City of Glendale: Sale of Coyotes to Ice Edge Holdings in trouble

coyotes1.bmpThe never-ending soap opera in the desert concerning the sale of the Phoenix Coyotes continues to take awful turns for fans of hockey in Arizona. Rebekah Sanders of the Arizona Republic breaks news tonight that the City of Glendale, where the Coyotes currently reside at Jobing.com Arena, says that negotiations to sell the team to Ice Edge Holdings is in trouble.

A group seeking to buy the Phoenix Coyotes has not complied with terms that Glendale officials believe are required to pursue the purchase, city leaders confirm.

But Ice Edge Holdings and the National Hockey League say the deal is moving forward.

The dust-up is the latest in a series of negotiations between Glendale and at least two team bidders that have collapsed and resurfaced over a tortuous year for local hockey fans.

The group of Canadian and American investors was required to show Glendale proof of its financing last month in order to negotiate exclusively with the city and work on a detailed lease for the Coyotes to play at city-owned Jobing.com Arena.

At the deadline, Glendale said Ice Edge had submitted “some of the required financial information.” City officials declined public records requests for more detail.

But on Monday, city spokeswoman Julie Frisoni revealed that Ice Edge has failed to submit some of the required documents, five weeks past the deadline. She would not elaborate on the missing files.

Though the deadline for exclusivity is gone, Frisoni said, the city can still negotiate with Ice Edge.

But the clock is ticking. The tentative agreement between Glendale and Ice Edge aimed to conclude negotiations Aug. 6.

“We have a very tight timeline to make the deal,” Frisoni said.

While the deal that gave Ice Edge exclusivity in the rights to buy the team was hailed as a success, there’s been a lot of ill wind blowing around this situation all along. Think back to Jerry Reinsdorf being brought in at the NHL’s urging to help show that there was an interest by a proven owner to purchase the team. Reinsdorf was granted the same exclusivity that Ice Edge has but Reinsdorf got out of the mix to buy the team when Ice Edge stepped up.

When Ice Edge was granted the right of exclusivity, the NHL and the City of Glendale worked out an agreement to ensure that the team would stay there by ponying up $25 million if the NHL didn’t have a buyer for the team worked out by June 30th. Whoops, good bye money for the city, but hey they’ve still got a team and they’ve got a definitive future buyer in Ice Edge, right? Not so fast.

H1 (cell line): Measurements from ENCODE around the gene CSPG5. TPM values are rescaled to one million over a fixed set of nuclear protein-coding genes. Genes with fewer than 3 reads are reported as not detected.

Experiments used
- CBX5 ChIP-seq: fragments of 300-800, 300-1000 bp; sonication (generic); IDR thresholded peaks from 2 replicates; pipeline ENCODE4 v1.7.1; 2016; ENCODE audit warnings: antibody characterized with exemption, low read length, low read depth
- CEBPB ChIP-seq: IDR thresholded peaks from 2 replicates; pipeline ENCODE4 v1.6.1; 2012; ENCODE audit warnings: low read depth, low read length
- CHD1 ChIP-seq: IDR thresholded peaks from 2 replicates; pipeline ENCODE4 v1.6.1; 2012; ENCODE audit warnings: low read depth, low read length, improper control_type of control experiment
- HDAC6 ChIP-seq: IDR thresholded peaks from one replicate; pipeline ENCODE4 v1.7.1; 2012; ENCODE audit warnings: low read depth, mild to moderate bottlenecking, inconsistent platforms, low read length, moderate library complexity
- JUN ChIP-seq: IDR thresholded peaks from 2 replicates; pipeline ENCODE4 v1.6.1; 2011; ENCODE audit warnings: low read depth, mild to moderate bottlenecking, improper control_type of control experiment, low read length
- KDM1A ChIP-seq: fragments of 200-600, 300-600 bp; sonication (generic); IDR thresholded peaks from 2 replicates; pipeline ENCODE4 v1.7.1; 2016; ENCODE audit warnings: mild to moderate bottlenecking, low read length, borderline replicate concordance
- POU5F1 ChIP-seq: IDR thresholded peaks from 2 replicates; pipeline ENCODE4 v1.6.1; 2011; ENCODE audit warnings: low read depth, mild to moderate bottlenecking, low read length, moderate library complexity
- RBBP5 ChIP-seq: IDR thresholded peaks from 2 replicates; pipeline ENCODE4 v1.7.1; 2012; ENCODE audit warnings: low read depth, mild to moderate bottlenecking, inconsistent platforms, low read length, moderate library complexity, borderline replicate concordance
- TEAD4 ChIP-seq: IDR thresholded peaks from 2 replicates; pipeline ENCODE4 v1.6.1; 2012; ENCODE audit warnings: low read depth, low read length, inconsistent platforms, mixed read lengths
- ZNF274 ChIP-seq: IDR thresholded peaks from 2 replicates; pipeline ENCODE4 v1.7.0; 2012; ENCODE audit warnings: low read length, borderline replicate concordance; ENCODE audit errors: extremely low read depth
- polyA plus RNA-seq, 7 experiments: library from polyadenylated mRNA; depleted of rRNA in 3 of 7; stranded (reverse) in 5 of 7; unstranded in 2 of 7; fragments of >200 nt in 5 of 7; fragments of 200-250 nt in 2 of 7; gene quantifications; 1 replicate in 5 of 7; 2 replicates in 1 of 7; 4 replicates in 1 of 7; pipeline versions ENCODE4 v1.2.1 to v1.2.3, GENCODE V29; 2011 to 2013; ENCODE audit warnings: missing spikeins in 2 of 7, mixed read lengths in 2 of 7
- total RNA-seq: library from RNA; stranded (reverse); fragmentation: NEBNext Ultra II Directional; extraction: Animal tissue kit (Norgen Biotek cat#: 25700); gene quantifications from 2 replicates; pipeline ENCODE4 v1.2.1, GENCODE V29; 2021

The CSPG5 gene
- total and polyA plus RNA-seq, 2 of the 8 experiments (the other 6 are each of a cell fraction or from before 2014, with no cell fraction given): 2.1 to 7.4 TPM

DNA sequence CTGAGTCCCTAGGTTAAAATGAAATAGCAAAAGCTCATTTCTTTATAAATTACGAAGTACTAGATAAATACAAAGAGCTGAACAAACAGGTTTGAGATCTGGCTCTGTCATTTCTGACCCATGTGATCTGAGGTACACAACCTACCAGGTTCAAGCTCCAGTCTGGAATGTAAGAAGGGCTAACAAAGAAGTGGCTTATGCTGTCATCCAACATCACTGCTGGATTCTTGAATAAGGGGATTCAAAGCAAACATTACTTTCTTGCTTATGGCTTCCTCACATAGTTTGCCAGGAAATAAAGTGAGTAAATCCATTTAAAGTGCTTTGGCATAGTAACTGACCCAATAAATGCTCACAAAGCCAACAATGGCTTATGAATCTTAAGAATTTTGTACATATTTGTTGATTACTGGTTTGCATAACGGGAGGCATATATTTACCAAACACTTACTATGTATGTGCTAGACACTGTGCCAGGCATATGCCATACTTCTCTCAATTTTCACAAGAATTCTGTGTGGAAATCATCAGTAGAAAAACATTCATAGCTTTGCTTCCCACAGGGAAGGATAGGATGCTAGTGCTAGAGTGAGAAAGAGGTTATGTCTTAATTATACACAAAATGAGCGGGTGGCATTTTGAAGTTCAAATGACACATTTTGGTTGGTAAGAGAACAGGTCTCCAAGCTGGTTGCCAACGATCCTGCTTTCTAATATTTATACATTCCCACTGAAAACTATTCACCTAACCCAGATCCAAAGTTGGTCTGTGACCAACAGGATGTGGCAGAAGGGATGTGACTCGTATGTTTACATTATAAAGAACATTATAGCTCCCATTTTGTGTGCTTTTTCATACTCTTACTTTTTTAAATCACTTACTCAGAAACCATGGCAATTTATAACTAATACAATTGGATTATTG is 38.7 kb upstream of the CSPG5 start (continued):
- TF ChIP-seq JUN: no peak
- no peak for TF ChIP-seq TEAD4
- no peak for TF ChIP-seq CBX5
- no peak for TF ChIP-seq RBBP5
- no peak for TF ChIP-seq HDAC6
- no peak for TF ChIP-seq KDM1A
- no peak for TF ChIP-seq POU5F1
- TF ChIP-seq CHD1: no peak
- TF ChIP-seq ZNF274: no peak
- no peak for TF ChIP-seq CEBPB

In all truth, this is just yet another apparent failing on behalf of all parties to sell this team. First it was Jerry Moyes trying to sneak out in the dark of night and hand the team over to Jim Balsillie and now it’s on the NHL to act as the kindly benefactor for the fans in Arizona and all that’s happened to this point, aside from a great season out of the Coyotes last year, is having the home town lose a ton of money and to have the future of the team staying in Glendale once again remain very much up in the air.

Ice Edge’s response to this news as well as the NHL’s likely “no comment” on the matter will follow this up soon. Ice Edge has been very honest and up front about everything all along as they’re the “people’s choice” for buying the team. Any kind of wavering in their words when discussing matters will be crushing for the fans in Glendale and Phoenix, and may once again spark hope in Winnipeg that they might soon get their team back. At the very least, there’s one guy that will be excited about that.

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    PHT Morning Skate: On how Jacques Plante ‘revolutionized’ hockey

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    Brian Campbell may have spoken to teams about continuing his career, but he didn’t start negotiating with any of them because he knew he wasn’t willing to continue playing. “I’ve been thinking about [retirement] for a while. At the end of the season, I didn’t know if I was ready to do it anymore. So that was only fair. But I will say July 1 was tough, a tough day. There’ve been some tough days. But I think we’re happy with our decision.” (CSN Chicago)

    –The Hockey Writers ranked each team’s farm system from 1 to 31. Interestingly enough, the Vegas Golden Knights don’t have the worst system in the league. That honor belongs to the San Jose Sharks. The number one team on the list is the Philadelphia Flyers. (The Hockey Writers)

    Ryan Nugent-Hopkins has been with the Oilers for six years now, but he still hasn’t established himself as one of the dominant forces on the team. Per the Edmonton Journal, he could be skating on thin ice. “With Draisaitl likely to be paid next season and McDavid already signed to big money the following campaign, the cap budget at centre is tight. Whether Nugent-Hopkins stays or goes in the longer term, he needs a major bounceback next season to prove his worth.” (Edmonton Journal)

    –On Nov. 1, 1959, Jacques Plante revolutionized the game of hockey by putting on a goalie mask for the first time. NHL.com contributor Stan Fischler wrote: “The legacy of Plante’s decision is evident in today’s game. Not only are all goaltenders required to wear a mask, but teams must dress two goalies for every game. And when a goalie’s mask comes off during a game, the whistle is blown and play is stopped.” It’s a remarkable story. (NHL.com)